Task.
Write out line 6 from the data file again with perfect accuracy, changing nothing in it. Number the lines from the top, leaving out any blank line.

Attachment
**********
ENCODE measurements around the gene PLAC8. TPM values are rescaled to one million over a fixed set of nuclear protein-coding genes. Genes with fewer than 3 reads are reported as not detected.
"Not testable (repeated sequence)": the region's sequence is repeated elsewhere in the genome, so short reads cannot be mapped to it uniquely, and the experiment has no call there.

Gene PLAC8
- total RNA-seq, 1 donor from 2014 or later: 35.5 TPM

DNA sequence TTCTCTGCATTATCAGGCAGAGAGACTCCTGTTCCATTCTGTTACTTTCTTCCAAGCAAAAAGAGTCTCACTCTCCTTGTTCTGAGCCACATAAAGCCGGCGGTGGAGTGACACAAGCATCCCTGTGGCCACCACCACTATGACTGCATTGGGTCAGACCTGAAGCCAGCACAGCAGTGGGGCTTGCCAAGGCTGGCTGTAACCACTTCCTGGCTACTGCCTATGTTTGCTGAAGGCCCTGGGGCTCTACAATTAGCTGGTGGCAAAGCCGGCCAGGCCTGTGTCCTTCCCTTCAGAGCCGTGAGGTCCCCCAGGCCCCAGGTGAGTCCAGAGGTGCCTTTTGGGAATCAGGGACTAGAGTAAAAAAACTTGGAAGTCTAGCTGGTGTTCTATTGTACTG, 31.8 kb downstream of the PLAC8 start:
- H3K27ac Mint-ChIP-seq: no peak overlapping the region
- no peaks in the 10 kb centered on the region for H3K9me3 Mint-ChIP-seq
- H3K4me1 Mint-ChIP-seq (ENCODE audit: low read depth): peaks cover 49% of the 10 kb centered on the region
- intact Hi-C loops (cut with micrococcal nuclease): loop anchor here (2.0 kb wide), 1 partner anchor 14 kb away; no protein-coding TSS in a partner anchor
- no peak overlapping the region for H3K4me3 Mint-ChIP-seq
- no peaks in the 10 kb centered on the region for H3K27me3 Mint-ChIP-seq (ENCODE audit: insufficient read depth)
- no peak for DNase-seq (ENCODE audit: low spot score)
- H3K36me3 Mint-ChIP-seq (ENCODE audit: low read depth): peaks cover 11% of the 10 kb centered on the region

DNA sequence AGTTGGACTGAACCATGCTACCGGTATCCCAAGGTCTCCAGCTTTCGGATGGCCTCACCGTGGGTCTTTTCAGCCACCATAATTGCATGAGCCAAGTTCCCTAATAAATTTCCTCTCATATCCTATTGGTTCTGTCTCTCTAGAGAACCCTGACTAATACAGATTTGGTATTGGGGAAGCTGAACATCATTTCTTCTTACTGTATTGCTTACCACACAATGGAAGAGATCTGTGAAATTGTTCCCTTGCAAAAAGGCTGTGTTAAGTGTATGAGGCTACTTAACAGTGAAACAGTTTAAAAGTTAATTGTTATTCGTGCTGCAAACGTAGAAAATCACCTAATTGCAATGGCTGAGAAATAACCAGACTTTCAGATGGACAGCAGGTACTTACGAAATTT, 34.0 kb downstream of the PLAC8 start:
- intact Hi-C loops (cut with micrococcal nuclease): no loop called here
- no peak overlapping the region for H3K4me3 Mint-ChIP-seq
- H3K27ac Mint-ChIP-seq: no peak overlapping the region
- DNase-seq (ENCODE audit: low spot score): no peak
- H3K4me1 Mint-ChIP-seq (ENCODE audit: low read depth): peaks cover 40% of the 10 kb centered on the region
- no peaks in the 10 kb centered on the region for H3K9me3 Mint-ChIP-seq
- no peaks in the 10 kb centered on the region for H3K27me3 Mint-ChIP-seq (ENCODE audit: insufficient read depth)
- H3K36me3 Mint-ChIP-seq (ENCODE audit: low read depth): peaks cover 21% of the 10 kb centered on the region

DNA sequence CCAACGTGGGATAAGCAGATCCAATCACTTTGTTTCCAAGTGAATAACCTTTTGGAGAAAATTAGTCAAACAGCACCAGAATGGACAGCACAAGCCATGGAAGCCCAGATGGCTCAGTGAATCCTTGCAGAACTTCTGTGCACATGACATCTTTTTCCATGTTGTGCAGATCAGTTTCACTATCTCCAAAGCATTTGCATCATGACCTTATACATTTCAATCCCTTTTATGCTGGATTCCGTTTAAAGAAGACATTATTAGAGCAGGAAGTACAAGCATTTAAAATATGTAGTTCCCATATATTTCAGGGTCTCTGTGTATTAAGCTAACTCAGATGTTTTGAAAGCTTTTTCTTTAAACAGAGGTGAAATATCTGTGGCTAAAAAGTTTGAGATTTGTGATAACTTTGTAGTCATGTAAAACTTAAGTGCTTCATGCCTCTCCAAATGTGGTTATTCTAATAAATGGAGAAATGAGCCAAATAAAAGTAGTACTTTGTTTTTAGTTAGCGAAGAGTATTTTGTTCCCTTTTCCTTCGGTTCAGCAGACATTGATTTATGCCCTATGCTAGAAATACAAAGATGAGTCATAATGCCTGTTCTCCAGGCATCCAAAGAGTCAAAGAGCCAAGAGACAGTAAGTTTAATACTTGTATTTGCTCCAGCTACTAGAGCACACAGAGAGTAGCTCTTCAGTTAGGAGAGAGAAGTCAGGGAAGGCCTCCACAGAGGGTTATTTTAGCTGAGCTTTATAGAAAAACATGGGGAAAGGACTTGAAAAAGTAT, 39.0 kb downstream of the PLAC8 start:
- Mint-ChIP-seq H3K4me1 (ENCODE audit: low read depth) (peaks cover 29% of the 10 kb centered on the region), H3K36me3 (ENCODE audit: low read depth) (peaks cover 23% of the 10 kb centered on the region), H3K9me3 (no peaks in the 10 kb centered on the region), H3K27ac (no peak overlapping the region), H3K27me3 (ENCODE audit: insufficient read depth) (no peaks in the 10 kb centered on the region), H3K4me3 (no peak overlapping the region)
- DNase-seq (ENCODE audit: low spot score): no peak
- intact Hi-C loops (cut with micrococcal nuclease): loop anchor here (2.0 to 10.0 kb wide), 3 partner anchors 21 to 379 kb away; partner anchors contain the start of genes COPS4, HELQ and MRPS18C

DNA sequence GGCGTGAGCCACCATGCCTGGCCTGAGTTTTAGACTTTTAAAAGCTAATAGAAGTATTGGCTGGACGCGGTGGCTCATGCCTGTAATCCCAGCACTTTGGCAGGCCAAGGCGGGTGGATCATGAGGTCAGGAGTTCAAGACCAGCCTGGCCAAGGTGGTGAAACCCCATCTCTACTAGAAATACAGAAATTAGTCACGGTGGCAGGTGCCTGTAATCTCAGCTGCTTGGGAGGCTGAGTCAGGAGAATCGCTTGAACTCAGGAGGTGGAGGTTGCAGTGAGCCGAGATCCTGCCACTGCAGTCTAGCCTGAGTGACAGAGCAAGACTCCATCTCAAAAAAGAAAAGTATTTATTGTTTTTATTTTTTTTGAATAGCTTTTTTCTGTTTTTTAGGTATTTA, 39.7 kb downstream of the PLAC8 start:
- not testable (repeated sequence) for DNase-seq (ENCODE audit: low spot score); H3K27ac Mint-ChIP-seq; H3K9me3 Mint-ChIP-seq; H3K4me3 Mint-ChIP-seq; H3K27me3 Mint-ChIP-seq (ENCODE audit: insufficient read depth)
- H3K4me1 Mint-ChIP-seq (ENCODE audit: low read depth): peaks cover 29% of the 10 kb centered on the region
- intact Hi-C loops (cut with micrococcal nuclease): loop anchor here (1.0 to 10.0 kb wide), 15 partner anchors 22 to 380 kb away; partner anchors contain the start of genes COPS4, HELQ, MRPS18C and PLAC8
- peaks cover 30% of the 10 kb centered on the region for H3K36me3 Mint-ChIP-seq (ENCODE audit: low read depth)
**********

- H3K27ac Mint-ChIP-seq: no peak overlapping the region